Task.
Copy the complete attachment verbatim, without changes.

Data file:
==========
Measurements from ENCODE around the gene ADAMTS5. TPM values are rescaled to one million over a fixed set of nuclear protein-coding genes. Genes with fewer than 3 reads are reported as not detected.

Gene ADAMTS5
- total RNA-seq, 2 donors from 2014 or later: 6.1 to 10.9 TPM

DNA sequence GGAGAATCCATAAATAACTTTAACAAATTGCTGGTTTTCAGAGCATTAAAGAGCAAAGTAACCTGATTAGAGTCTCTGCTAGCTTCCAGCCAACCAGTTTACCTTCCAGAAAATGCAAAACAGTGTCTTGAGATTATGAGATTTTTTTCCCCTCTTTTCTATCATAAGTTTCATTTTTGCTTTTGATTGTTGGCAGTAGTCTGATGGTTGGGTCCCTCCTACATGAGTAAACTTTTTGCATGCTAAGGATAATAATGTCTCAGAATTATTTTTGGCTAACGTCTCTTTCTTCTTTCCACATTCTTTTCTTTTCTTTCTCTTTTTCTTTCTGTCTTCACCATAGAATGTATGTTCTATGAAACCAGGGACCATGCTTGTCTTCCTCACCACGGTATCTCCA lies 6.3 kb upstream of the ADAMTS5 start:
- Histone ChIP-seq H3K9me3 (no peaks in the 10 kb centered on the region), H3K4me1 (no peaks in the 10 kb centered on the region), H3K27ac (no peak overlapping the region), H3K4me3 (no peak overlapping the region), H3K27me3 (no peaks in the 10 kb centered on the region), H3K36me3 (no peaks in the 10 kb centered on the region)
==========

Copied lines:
Measurements from ENCODE around the gene ADAMTS5. TPM values are rescaled to one million over a fixed set of nuclear protein-coding genes. Genes with fewer than 3 reads are reported as not detected.

Gene ADAMTS5
- total RNA-seq, 2 donors from 2014 or later: 6.1 to 10.9 TPM

DNA sequence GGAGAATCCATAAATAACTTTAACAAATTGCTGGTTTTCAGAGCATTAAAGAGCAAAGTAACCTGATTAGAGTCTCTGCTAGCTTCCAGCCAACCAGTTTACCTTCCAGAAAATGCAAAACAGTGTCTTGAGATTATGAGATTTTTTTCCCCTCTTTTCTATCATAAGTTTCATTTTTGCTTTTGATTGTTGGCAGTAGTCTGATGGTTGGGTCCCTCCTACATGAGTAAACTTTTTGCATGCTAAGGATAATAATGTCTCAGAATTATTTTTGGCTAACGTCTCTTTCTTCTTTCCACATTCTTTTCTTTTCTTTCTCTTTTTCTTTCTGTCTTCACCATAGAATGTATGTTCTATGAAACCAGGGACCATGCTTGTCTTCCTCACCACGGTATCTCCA lies 6.3 kb upstream of the ADAMTS5 start:
- Histone ChIP-seq H3K9me3 (no peaks in the 10 kb centered on the region), H3K4me1 (no peaks in the 10 kb centered on the region), H3K27ac (no peak overlapping the region), H3K4me3 (no peak overlapping the region), H3K27me3 (no peaks in the 10 kb centered on the region), H3K36me3 (no peaks in the 10 kb centered on the region)